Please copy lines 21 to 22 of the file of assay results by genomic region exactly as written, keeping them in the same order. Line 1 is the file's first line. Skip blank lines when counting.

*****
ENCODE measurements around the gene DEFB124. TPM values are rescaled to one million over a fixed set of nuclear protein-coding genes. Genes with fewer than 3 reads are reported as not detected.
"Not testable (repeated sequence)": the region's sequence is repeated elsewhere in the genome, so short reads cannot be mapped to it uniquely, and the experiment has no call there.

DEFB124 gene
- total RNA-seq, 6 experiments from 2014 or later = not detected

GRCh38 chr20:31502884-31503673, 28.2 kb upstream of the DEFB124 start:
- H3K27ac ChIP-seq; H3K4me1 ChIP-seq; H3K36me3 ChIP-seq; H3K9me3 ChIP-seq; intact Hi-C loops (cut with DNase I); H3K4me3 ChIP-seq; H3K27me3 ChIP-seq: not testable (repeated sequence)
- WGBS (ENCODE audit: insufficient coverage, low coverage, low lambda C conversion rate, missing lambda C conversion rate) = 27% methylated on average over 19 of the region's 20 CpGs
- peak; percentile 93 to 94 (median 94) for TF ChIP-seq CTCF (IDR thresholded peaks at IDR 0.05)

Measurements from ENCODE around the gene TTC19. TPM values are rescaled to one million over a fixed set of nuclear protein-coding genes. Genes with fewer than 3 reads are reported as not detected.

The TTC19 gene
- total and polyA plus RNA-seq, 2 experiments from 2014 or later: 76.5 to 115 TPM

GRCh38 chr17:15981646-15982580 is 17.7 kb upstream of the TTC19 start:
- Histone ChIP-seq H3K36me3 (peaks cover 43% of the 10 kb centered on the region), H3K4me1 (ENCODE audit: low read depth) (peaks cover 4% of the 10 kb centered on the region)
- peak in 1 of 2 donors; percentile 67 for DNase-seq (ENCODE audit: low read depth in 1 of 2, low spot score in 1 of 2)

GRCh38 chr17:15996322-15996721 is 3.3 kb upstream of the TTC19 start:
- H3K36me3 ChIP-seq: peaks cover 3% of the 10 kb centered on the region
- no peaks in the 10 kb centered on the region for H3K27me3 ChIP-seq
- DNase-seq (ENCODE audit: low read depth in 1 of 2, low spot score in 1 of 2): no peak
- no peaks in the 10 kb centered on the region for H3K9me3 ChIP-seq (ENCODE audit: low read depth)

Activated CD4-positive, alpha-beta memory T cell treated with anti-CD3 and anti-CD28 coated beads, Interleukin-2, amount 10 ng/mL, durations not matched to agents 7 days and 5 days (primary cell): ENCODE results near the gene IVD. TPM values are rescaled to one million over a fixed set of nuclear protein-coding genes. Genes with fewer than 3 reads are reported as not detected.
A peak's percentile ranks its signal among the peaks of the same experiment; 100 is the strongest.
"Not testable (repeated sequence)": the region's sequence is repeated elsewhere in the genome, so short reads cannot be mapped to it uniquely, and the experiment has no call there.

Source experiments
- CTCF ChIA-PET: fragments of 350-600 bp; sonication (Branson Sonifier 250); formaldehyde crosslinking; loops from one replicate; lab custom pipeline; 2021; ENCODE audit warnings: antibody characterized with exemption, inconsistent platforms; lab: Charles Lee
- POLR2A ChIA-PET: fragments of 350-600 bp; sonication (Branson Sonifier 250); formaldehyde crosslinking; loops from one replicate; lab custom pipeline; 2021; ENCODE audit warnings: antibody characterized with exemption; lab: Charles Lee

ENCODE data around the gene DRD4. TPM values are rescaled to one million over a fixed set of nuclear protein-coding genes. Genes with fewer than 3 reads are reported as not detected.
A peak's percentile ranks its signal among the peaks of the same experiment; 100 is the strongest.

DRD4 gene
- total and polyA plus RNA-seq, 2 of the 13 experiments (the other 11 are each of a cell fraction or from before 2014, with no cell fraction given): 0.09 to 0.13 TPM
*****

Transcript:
A peak's percentile ranks its signal among the peaks of the same experiment; 100 is the strongest.
"Not testable (repeated sequence)": the region's sequence is repeated elsewhere in the genome, so short reads cannot be mapped to it uniquely, and the experiment has no call there.